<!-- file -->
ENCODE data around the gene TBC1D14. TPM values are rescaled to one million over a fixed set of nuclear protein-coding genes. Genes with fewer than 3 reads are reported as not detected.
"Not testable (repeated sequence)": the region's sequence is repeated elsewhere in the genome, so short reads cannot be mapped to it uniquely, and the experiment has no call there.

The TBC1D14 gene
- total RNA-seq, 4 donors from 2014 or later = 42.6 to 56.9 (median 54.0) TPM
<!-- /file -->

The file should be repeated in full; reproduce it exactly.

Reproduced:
ENCODE data around the gene TBC1D14. TPM values are rescaled to one million over a fixed set of nuclear protein-coding genes. Genes with fewer than 3 reads are reported as not detected.
"Not testable (repeated sequence)": the region's sequence is repeated elsewhere in the genome, so short reads cannot be mapped to it uniquely, and the experiment has no call there.

The TBC1D14 gene
- total RNA-seq, 4 donors from 2014 or later = 42.6 to 56.9 (median 54.0) TPM